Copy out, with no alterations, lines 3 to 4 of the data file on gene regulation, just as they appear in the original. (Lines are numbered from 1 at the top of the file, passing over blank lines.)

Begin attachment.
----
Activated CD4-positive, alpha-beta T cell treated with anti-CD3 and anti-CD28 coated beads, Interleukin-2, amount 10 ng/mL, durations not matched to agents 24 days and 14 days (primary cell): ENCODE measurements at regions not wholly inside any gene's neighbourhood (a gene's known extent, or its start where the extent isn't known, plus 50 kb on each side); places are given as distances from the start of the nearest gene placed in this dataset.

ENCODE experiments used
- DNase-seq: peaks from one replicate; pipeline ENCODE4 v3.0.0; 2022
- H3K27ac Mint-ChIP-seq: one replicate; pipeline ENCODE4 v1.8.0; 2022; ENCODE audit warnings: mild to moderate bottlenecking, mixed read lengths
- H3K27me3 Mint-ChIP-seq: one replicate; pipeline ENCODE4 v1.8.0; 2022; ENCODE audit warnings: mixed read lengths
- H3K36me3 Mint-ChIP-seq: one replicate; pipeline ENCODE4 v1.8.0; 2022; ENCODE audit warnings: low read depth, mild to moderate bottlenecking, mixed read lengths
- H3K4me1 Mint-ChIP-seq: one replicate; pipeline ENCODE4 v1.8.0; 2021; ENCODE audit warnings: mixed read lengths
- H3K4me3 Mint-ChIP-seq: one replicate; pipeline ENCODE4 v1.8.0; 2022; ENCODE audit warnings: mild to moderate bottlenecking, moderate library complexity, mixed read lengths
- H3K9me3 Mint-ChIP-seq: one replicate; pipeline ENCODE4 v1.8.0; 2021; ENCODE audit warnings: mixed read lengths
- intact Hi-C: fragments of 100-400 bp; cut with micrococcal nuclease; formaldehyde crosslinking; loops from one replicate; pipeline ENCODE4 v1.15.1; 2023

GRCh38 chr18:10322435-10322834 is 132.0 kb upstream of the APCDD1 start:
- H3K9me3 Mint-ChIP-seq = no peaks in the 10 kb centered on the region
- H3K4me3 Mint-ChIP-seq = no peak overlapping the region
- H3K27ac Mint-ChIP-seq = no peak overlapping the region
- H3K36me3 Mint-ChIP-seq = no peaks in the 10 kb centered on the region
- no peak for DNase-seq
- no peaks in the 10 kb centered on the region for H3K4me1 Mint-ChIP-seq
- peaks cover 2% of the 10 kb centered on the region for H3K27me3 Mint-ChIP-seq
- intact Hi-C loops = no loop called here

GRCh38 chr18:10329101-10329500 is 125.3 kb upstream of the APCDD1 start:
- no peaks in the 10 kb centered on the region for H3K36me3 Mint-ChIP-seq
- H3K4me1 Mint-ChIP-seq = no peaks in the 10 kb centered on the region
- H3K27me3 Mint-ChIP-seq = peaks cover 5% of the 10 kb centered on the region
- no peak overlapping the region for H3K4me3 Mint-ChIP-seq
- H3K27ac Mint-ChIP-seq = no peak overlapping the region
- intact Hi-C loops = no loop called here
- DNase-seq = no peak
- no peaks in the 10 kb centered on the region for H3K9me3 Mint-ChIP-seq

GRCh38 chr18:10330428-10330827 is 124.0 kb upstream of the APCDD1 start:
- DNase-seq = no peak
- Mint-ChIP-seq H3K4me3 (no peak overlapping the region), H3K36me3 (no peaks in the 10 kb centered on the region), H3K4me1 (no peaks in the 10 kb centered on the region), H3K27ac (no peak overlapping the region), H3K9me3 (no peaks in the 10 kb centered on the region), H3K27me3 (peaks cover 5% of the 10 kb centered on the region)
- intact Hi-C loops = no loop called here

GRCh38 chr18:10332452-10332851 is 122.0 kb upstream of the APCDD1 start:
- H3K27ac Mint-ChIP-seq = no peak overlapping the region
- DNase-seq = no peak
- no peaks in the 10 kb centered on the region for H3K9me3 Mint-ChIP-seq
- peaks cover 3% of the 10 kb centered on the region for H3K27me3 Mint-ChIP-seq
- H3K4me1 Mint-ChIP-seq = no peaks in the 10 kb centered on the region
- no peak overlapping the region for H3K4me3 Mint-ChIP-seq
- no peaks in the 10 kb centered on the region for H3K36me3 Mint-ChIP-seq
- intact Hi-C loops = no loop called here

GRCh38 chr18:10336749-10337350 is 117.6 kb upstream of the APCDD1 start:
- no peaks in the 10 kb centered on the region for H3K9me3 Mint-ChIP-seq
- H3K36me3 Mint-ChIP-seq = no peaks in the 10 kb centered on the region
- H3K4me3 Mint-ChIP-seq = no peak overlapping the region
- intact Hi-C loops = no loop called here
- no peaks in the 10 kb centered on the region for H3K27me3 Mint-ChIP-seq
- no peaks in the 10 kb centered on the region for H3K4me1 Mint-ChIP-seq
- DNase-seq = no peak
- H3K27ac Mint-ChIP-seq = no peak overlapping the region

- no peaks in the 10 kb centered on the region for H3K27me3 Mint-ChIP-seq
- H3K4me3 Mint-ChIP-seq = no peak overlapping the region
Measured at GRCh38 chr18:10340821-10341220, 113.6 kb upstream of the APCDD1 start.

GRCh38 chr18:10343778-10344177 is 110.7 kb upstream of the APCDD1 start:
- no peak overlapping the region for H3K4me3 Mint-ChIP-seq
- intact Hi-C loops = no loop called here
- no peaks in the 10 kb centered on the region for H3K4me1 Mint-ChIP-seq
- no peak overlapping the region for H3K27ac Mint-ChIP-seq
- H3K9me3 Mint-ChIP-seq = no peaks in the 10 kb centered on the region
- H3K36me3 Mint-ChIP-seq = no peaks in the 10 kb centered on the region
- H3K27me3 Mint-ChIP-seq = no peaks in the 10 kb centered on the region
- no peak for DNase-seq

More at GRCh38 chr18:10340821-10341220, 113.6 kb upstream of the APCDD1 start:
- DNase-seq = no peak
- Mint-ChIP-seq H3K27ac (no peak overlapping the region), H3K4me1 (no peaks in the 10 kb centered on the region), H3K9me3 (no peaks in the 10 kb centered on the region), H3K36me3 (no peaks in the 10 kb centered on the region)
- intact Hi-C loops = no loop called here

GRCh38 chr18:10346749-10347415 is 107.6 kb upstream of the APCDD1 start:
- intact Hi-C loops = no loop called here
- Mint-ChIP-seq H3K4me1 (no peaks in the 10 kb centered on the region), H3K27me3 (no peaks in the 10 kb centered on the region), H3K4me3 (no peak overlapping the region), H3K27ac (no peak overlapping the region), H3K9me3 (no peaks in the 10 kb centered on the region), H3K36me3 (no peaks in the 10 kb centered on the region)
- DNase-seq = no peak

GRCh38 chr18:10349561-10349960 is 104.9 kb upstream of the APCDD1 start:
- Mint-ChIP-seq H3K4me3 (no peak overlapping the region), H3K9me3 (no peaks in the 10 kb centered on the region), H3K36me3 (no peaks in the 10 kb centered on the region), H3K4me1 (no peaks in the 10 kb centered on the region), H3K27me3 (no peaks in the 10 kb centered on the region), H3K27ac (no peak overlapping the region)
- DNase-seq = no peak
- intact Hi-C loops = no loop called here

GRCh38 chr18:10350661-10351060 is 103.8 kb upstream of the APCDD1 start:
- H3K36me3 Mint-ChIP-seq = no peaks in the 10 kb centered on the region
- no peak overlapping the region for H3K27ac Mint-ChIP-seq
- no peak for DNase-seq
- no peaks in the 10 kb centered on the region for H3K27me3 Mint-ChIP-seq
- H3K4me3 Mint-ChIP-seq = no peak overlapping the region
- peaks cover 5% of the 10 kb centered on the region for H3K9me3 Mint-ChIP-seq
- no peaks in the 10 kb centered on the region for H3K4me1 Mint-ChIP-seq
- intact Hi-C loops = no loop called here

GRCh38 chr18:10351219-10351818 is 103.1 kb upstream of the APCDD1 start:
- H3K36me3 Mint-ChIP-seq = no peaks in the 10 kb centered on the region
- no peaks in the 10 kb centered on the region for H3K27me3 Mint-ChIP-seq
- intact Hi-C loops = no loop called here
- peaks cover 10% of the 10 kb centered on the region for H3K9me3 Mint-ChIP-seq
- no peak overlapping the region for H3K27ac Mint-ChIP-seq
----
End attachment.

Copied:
- DNase-seq: peaks from one replicate; pipeline ENCODE4 v3.0.0; 2022
- H3K27ac Mint-ChIP-seq: one replicate; pipeline ENCODE4 v1.8.0; 2022; ENCODE audit warnings: mild to moderate bottlenecking, mixed read lengths